Thursday, November 5, 2015

2015-11-06: iPRES2015 Trip Report

From November 2nd through November 5th, Dr. Nelson, Dr. Weigle, and I attended the iPRES2015 conference at the University of North Carolina Chapel Hill. This served as a return visit for Drs. Nelson and Weigle; Dr. Nelson worked at UNC through a NASA fellowship and Dr. Weigle received her PhD from UNC. We also met with Martin Klein, a WS-DL alumnus now at the UCLA Library. While the last ODU contingent to visit UNC was not so lucky, we returned to Norfolk relatively unscathed.

Cal Lee and Helen Tibbo opened the conference with a welcome on November 3rd, followed by Nancy McGovern's keynote address delivered with Leo Konstantelos and Maureen Pennock. This was not a traditional keynote, but instead an interactive dialogue in which several challenge areas were presented to the audience, and the audience responded -- live and on twitter -- significant achievements or advances in those challenge areas from #lastyear. For example, Dr. Nelson identified the #iCanHazMemento utility. The responses are available on Google Docs.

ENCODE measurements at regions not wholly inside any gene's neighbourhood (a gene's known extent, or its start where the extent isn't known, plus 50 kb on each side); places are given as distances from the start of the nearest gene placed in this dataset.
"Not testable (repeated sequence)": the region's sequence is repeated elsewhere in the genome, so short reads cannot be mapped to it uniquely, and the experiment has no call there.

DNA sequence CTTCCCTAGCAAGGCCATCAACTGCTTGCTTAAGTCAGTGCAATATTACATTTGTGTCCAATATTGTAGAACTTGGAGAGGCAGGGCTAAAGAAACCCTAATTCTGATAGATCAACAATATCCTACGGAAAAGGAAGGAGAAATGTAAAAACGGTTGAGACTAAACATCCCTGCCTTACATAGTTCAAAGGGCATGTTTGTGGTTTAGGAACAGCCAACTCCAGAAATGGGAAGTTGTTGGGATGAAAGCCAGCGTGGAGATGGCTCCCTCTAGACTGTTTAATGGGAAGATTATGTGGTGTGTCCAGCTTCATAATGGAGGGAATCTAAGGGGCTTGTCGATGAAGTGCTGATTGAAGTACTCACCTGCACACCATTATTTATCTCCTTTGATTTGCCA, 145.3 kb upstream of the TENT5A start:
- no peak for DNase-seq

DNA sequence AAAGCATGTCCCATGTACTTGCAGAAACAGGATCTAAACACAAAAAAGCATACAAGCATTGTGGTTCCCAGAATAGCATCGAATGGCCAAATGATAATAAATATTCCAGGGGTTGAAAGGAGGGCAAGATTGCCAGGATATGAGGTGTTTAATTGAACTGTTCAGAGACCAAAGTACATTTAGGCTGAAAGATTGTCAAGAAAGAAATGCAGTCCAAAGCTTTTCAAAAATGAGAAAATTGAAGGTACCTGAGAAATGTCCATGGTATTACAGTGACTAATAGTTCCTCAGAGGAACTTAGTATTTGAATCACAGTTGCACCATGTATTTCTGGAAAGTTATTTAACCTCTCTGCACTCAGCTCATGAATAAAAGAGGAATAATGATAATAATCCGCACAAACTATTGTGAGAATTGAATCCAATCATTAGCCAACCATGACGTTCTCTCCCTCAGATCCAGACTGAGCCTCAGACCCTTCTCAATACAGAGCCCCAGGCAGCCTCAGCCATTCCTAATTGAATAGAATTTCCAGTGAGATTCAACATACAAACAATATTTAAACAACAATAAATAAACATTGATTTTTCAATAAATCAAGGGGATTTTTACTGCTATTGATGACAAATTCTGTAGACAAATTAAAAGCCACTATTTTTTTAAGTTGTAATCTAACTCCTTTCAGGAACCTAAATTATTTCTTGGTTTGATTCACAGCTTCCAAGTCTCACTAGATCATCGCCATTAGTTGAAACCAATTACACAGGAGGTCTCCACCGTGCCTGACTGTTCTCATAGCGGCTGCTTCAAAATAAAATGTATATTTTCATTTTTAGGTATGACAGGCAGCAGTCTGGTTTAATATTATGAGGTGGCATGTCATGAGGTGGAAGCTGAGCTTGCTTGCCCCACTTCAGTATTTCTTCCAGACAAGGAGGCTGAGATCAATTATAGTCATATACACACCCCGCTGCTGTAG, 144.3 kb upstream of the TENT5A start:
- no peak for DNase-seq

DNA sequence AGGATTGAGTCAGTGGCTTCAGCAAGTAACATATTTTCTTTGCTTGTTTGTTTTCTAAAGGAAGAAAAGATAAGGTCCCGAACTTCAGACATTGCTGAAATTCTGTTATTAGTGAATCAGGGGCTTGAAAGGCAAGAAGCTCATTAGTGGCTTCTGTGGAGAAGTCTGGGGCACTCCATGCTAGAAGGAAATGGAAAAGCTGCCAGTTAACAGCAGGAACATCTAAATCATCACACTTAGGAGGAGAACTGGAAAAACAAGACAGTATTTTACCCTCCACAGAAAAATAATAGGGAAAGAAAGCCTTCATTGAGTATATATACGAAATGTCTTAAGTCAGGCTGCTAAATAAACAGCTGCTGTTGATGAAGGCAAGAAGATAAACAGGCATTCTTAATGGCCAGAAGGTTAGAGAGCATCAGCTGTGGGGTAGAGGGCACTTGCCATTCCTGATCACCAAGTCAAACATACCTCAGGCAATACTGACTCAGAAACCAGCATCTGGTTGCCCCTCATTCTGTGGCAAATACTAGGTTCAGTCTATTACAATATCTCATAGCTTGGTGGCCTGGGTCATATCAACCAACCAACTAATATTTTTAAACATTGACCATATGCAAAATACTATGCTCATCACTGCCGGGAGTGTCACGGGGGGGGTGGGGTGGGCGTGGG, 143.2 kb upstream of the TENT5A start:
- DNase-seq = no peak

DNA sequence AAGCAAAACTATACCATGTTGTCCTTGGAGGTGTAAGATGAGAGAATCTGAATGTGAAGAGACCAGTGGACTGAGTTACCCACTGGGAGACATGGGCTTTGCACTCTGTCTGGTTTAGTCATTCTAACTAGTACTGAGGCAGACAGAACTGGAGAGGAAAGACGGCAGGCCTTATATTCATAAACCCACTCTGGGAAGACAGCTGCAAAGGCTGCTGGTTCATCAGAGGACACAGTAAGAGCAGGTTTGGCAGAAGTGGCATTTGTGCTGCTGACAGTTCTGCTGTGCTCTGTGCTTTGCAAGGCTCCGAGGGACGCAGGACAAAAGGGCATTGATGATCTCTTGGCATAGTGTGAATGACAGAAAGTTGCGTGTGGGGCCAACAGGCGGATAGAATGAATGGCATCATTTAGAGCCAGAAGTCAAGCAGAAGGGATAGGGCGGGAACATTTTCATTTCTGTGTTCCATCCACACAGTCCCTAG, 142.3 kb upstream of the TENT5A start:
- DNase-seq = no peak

I attended the Institutional Opportunities and Challenges session to open the conference. Kresimir Duretec presented "Benchmarks for Digital Preservation Tools." His presentation touched on how we can get digital preservation tools that "Just Work", including benchmarks for evaluating tools on test beds and measuring them for quality. Related to this is Mat Kelly's work on the Archival Acid Test.



Alex Thirifays presented "Towards a Common Approach for Access to Digital Archival Records in Europe." This paper touched on user access: user needs, best practices for identifying requirements for access, and a capability gaps analysis of current tools versus user needs.

"Developing a Highly Automated Web Archive System Based
on IIPC Open Source Software" was presented by Zhenxin Wu. Her paper outlined a framework of open source tools to archive the web using Heritrix and a SOLR index of WARCS with an enhanced interface.

Barbara Sierman closed the session with her presentation "Best Until ... A National Infrastructure for Digital Preservation in the Netherlands" focusing on user accessibility and organizational challenges as part of a national strategy for preserving digital and cultural Dutch heritage.